Star Wars Fans Flee Net Galaxy

Chris Kohler Email 12.13.05 | 2:00 AM

Players of the massively multiplayer online game Star Wars Galaxies are feeling a bit like the films' besieged rebel army these days. To them, LucasArts is the evil Empire, raining down terror in their alternate universe.

Over the past month, countless longtime Galaxies players have quit playing the popular online take on the ubiquitous film franchise. Their grievance: a controversial, sweeping redesign of the structure of the game that they say has ruined the fun -- and made irrelevant the years of work they have invested into their in-game personas.

"It's now a shoot'em-up game for adolescents, not at all conducive to our play style," says Carolyn Hocke, a web technician for Saint Michael's Hospital in Wisconsin, whose character A'thena was mayor of an in-game city on Tatooine and owner of a bustling shopping mall. "People who we grew to know over the last couple of years are gone. Cities are ghost towns, guilds are gone. My galaxy is gone, my game is gone."

The changes to Star Wars Galaxies, developed by Sony Online Entertainment, are aimed at bringing in new players and keeping them around to pay the $15-a-month gameplay fee. To this end, the so-called New Game Enhancements, or NGE, abandon much of the complexity of the original design, which let players choose from more than 30 different professions, then carve out an economic niche for themselves in the Star Wars universe.

The number of professions under the NGE has been reduced to nine -- one of which is Jedi. In the previous version of the game, only a precious few dedicated, lucky players could hope to attain the use of the Force. Now, any player can choose that path from the game's onset.

Greeting this influx of lightsaber-wielding newbies is a more action-based experience, with a fast-paced, point-and-click battle system that replaces the strategic encounters of the original.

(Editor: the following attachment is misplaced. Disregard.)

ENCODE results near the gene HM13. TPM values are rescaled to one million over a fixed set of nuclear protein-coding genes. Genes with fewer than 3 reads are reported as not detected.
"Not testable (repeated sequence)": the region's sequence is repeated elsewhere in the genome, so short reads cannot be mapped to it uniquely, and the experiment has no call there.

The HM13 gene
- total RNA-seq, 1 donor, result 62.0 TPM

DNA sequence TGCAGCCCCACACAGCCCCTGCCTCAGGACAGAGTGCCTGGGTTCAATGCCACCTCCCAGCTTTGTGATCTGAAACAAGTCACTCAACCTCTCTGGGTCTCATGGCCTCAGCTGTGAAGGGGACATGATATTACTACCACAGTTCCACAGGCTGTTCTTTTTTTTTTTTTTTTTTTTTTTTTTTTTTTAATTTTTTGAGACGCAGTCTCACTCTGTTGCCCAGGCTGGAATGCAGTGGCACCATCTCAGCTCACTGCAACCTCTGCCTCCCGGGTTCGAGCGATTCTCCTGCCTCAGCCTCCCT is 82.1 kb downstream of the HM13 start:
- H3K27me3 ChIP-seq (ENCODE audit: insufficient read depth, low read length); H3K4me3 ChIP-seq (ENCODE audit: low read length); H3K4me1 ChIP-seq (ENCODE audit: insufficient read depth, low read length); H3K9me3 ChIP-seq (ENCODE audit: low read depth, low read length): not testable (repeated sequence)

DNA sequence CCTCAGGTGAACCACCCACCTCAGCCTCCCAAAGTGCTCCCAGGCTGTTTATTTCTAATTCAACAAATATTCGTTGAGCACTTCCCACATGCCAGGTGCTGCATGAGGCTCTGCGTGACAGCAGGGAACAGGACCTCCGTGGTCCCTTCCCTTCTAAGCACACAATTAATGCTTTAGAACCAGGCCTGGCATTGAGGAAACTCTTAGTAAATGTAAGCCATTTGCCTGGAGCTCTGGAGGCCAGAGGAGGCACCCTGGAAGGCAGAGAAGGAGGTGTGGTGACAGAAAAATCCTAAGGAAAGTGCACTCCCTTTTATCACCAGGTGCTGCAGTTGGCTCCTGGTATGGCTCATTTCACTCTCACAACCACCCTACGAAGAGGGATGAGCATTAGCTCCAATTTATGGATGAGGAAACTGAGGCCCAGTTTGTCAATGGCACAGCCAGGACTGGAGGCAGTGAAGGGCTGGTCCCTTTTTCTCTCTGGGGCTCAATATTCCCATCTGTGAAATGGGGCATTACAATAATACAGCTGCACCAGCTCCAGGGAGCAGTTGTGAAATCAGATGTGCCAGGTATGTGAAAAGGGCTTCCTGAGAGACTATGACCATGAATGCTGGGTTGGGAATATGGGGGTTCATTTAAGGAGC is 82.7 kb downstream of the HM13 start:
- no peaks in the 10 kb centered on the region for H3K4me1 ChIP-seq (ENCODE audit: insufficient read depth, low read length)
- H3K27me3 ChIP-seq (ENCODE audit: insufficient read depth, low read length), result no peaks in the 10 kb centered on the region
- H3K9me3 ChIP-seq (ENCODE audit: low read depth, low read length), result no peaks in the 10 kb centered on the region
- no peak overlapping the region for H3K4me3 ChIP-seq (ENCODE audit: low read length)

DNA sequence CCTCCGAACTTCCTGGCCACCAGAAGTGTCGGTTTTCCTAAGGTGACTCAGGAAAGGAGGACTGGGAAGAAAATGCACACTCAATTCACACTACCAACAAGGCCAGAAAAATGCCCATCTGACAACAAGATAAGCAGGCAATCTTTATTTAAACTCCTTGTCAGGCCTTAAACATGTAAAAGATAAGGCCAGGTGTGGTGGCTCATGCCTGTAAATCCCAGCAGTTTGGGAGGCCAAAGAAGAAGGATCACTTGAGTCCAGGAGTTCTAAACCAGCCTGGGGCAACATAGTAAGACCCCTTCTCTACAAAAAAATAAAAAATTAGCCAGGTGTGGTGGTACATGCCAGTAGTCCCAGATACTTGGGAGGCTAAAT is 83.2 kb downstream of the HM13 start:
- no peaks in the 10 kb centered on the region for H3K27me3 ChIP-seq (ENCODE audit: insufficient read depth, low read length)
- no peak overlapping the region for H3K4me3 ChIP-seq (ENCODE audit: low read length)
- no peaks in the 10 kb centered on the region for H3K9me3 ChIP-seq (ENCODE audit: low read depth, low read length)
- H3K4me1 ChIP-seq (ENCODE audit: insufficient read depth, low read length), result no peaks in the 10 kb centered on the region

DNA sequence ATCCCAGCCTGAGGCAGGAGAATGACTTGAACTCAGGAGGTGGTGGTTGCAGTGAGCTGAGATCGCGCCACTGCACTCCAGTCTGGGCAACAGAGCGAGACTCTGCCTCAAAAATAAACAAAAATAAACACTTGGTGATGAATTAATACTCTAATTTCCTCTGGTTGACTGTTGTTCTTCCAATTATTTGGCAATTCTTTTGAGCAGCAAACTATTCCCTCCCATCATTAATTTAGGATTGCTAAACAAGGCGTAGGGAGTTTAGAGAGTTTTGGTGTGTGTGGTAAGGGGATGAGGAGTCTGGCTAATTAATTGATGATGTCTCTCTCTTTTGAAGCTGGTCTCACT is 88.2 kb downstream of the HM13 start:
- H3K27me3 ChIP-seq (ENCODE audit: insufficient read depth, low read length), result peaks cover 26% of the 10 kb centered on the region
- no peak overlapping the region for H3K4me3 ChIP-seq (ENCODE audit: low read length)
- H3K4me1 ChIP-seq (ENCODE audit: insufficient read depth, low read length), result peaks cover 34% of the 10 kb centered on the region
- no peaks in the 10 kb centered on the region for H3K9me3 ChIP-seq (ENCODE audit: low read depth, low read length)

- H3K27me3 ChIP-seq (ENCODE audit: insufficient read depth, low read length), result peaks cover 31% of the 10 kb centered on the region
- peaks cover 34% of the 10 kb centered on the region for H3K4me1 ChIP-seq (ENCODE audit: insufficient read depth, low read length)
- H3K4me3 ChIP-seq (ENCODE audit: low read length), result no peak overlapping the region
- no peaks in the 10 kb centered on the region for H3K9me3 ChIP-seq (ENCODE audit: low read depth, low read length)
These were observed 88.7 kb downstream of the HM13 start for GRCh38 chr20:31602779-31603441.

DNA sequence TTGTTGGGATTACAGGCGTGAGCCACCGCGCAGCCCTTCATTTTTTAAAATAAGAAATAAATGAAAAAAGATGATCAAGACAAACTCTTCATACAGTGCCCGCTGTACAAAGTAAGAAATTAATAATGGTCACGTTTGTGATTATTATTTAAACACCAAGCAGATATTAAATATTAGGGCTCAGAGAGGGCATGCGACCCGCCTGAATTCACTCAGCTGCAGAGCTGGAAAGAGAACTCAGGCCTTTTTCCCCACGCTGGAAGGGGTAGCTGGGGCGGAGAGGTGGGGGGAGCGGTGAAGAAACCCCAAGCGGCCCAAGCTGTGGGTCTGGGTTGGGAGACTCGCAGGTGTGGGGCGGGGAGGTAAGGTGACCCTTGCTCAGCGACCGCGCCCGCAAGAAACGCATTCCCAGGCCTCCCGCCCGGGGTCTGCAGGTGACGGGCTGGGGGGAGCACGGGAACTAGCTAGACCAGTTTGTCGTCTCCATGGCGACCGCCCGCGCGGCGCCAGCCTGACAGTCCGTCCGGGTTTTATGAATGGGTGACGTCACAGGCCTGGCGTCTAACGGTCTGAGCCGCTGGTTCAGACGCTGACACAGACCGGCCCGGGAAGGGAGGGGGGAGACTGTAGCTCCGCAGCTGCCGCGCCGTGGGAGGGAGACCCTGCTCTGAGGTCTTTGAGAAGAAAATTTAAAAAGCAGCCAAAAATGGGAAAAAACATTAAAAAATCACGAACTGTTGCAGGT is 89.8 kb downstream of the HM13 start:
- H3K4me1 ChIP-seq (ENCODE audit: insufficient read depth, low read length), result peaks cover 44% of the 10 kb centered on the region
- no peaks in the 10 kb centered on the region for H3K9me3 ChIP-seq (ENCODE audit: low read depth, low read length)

So what's the big deal? It's not merely that Galaxies players -- some of whom have been playing as the same character in the same virtual world since the game's 2003 launch -- liked the old version just fine. It's that the characters they've spent all this time building are gone.

"There is a sense of loss," says network security specialist Brian Orr, who had been playing two characters -- a master bounty hunter named DevNull and a Jedi Padawan named Chewbaccu -- for more than two years. "I attempted to play by the new rules for a few days. However, the gameplay was horrid, and the bugs were intolerable. Needless to say, I canceled my account."

"Most of these games subsist on models of labor investment," says Timothy Burke, associate professor of history at Swarthmore College, who has written academic work on online games and contributes to the MMOG blog Terra Nova.

"You put in a lot of time, your character changes and grows," says Burke, a Galaxies player himself. "So to be told that in two weeks, your labor investment, your year and a half's worth of work, is going to be destroyed, is tough for some people to take."

"The NGE sounded like a cruel hoax," says Hocke.

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